Patterson made a motion to repeal the ban in 2011, but the motion wasn’t seconded. Parliamentarian procedure dictates another member of the voting body must make the motion instead of Patterson. Hakes said he’s optimistic his relationship-building efforts will foster a compromise and a solution for Kearney residents who want to own a pit bull.

“I am choosing not to look at any negative views as opposition or obstacle rather than just another person that needs a little bit of education,” Hakes said.
Posted: Thursday, January 30, 2014 11:29 am

By Dave Hon | 1 comment

Half of Kearney City Hall was filled with residents who want to repeal the citywide ban on pit bulls when the subject came up at the Jan. 22 Board of Aldermen meeting.
The ordinance, which was passed in the summer of 2007, is facing opposition from a group of residets lead by Mason Hakes, a Kansas City resident and recent pit bull owner. Hakes said he works as a political advocate in the Kansas City area.
Hakes was asked by Chelsea Dylan and other Kearney residents to speak to the aldermen Jan. 22. Hakes said Dylan moved to Kearney with a pit bull and had to find another home for her dog after Kearney police officers discovered the animal in city limits.
“She was very emotional,” Hakes said. “She was crying outside of City Hall last night because she was unaware she could have done more to fight this. She thought there was nothing she could do to keep that dog in her home with her family.”
The ban allows officers to immediately seize unregistered pit bulls within the city limits without restrictions on the initial seizure. The ban did allow for the registration of pit bulls already residing in city limits when it first went into effect, but City Administrator Jim Eldridge said no pit bulls had been grandfathered in.
“It’s not only an abuse of power, but it’s terribly, terribly intrusive to the citizens of Kearney,” Hakes said. “It’s a waste of taxpayer money.”
Hakes said breed bans had been defeated in courts across the country and any breed could be dangerous depending on the owner. Hakes said such bans were the remnants of stigmas from the 19th century.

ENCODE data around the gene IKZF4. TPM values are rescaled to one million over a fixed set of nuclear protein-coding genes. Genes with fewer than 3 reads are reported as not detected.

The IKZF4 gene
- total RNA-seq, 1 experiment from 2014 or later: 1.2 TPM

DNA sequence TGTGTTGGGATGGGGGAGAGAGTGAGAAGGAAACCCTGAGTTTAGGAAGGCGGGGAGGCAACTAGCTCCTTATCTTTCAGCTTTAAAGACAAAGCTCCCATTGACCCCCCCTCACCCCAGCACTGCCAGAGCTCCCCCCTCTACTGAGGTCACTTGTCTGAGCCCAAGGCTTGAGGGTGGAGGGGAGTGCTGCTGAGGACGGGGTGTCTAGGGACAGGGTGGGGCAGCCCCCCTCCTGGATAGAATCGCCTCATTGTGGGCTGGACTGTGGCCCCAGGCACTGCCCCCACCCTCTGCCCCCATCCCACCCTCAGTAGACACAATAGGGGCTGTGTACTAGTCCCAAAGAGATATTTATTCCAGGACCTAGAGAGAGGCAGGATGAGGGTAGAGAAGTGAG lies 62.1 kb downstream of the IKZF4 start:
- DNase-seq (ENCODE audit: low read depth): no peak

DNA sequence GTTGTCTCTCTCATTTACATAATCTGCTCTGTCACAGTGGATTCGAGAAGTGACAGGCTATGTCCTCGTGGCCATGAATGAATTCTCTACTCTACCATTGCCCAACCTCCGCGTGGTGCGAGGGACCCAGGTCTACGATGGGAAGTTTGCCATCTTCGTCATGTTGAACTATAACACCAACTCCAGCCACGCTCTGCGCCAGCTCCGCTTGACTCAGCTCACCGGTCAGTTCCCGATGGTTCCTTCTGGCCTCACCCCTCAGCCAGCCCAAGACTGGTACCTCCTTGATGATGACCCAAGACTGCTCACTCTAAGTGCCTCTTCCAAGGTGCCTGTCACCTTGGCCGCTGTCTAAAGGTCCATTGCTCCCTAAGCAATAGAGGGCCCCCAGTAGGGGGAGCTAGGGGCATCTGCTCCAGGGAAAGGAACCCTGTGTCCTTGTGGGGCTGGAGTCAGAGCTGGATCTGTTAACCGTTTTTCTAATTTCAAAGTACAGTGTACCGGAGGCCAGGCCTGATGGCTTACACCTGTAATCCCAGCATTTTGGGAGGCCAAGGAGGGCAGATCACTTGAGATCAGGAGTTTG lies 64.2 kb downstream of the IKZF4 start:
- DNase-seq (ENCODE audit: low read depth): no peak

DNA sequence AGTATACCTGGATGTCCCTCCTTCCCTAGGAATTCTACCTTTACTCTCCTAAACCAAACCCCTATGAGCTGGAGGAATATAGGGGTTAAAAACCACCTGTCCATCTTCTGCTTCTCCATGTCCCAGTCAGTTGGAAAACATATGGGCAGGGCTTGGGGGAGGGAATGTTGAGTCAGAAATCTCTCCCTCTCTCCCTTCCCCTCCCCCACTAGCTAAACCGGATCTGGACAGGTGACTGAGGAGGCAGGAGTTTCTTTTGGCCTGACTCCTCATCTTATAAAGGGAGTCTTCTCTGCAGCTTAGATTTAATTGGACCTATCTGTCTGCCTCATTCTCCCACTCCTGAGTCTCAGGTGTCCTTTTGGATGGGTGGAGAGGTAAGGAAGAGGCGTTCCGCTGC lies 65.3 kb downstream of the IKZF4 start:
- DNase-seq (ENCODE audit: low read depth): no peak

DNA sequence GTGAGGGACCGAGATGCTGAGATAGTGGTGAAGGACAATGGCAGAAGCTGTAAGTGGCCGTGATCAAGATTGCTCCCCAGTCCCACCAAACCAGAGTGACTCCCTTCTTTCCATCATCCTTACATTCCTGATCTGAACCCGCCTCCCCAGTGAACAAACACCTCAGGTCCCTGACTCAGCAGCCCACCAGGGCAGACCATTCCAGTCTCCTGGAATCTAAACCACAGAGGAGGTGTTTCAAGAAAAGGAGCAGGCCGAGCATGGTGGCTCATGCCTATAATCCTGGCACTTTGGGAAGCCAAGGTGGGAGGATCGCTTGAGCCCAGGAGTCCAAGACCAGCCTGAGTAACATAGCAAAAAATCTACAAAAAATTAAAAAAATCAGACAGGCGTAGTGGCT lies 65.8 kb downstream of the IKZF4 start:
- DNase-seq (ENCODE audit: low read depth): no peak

“It is ignorant in the sense that people don’t take the time to educate themselves on the issues and on the breed specifically, but I would say it’s more outdated,” Hakes said.
Mayor Bill Dane said he supports the ban and doesn’t want to put children at risk in the city limits.
“Not all pit bulls are dangerous, but they have the potential to be dangerous,” Dane said. “They’re bred that way.”
Hakes and others are working to build relationships with aldermen. Currently, Alderman Tom Patterson supports a repeal of the ban.
“I think there should be a vicious dog ordinance,” Patterson said. “I don’t think saying a specific breed is the problem because, in fact. when we had the meeting last,there was a gal here from Gladstone, I believe she was in animal control, and I asked her specifically what types of dogs have you seen or which dogs have been the biggest problem, and she said she’s had more issues with smaller dogs than pit bulls.”
Patterson made a motion to repeal the ban in 2011, but the motion wasn’t seconded. Parliamentarian procedure dictates another member of the voting body must make the motion instead of Patterson. Hakes said he’s optimistic his relationship-building efforts will foster a compromise and a solution for Kearney residents who want to own a pit bull.
“I am choosing not to look at any negative views as opposition or obstacle rather than just another person that needs a little bit of education,” Hakes said.
Kearney Editor Dave Hon can be reached at 628-6001 or at dave.hon@kearneycourier.com
- See more at: http://www.kearneycourier.com/news/arti ... s8X9M.dpuf


http://www.kearneycourier.com/news/arti ... ca5f0.html